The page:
The term "managing up" actually translates into communicating effectively to get your needs met, to get your thoughts heard, and to contribute to the success of boss, team, and organization.
Joe Takash, a behavior strategist and author of the newly released Results Through Relationships: Building Trust, Performance, and Profit Through People, serves up five best practices for "managing up." They are:
- Choose Good Timing — Discover the best times in which to approach your boss by asking, "When are the best times to meet with you if I have questions?" This simple inquiry can build credibility because of the awareness and consideration of their busy schedule. An added benefit is that, when you meet with them, you're likely to have a more focused, less distracted listener.
- Prepare and Plan — Practice your approach vs. just winging it so you can succinctly explain up front why you're there and what you need from them. WARNING: Be solution-focused! Bosses want to know what you have thought of or would suggest about the inquiries you have. This is a crucial component for demonstrating leadership and initiative.
- Align Understanding — If your boss does not state his or her expectations or ask about yours, don't waste energy griping to others about it. Instead, rise above and ask them to be clear about what they need from you. Requesting the primary duties you should be focusing on or discovering the qualities that make up the ideal professional in your position not only impresses them, but it also provides you with a roadmap for success.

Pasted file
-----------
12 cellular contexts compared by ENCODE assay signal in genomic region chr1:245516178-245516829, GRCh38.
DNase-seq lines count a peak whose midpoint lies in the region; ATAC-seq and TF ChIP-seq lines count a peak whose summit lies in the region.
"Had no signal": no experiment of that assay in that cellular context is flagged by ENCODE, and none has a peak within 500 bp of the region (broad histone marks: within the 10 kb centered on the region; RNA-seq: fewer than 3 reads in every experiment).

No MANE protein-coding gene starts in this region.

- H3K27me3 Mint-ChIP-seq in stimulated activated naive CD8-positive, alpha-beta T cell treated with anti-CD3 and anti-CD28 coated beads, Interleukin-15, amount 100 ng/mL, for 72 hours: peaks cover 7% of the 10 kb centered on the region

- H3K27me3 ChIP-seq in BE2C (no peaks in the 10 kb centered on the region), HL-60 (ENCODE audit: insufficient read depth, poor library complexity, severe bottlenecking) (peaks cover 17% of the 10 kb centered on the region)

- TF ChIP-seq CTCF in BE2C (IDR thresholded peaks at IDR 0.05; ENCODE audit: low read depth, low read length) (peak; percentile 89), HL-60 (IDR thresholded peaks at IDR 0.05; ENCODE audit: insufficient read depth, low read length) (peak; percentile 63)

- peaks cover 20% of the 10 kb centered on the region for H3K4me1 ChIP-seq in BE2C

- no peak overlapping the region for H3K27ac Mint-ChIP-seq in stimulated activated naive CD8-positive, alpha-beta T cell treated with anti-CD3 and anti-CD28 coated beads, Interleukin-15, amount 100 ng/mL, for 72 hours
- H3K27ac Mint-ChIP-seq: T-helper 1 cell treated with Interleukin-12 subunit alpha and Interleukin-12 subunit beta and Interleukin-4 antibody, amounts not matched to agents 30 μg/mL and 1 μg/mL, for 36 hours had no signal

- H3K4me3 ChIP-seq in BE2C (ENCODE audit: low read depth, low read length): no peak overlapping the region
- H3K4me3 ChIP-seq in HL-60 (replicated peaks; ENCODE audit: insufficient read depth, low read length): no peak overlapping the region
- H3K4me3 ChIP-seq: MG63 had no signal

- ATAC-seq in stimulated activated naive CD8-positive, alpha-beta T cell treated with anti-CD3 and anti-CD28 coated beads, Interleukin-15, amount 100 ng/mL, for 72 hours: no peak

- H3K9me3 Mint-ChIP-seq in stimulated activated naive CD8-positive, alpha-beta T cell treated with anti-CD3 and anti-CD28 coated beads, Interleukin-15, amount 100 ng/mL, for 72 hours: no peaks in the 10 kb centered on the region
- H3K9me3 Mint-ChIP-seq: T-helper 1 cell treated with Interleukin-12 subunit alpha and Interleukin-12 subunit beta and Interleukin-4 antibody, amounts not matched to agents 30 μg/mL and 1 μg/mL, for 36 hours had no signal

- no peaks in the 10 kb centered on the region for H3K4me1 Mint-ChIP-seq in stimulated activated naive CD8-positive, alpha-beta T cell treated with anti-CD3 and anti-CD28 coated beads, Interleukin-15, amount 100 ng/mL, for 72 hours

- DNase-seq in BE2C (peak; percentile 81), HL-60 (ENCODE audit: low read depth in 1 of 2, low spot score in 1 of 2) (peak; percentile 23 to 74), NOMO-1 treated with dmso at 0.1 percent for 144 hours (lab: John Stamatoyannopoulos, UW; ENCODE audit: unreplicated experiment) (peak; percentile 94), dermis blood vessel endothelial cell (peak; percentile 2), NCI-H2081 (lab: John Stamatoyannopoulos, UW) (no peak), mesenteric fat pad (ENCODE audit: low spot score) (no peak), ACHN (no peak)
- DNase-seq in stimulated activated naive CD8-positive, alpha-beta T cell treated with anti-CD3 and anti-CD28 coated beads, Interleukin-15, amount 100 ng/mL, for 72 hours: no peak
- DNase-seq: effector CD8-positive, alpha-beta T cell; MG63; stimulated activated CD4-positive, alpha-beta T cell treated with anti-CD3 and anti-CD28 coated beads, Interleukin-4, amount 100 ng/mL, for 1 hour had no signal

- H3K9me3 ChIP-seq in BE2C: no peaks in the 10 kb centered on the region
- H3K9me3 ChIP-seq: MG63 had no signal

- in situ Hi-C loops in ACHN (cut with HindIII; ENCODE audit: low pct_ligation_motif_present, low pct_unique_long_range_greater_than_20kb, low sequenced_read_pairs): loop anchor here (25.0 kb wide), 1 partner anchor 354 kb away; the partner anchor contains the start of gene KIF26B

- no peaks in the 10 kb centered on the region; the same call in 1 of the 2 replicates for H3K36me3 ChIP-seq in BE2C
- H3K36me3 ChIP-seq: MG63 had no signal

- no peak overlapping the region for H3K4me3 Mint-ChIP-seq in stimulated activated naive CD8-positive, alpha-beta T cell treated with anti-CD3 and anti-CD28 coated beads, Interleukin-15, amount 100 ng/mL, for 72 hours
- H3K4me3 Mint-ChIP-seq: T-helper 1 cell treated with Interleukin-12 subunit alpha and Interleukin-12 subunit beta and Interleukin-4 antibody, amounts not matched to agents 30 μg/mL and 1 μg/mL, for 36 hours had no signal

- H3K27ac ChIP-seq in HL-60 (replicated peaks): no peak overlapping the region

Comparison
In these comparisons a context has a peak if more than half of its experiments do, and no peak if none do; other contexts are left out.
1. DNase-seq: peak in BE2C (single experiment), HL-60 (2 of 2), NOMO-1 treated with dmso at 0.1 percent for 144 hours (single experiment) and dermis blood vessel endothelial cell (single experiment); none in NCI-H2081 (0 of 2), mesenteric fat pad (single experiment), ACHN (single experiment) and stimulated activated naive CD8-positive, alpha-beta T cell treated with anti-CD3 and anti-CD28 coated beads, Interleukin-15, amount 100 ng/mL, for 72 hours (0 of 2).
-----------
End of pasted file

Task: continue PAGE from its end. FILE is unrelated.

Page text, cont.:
- Follow-up/Follow-through — One of the biggest barriers for positive change is lack of accountability. In managing upward, you can hold yourself and your boss accountable by agreeing on times/dates to follow-up at the conclusion of each meeting or communication exchange. Your boss may think, "These behaviors would be great in a client services or sales position," which may be a promotion you earn twice as fast as you may have.
- Own Your Results — A young lady named Karen once approached me after a keynote presentation I delivered to her company. With a pleasant, apprehensive smile, she said: "Joe, I really believe I'm equipped to be our marketing manager. I have experience, passion and knowledge, but I don't know what to say to my boss. I was wondering if you have advice." I said, "Karen, I have for you a magic formula and it can be described with one word: ASK!" I politely explained to her that the biggest success stopper is that cynical voice within each of us. Owning your results doesn't mean you won't experience fear as you navigate your career, it's the commitment to courageously ask for what you want and be prepared to state why and how all will benefit.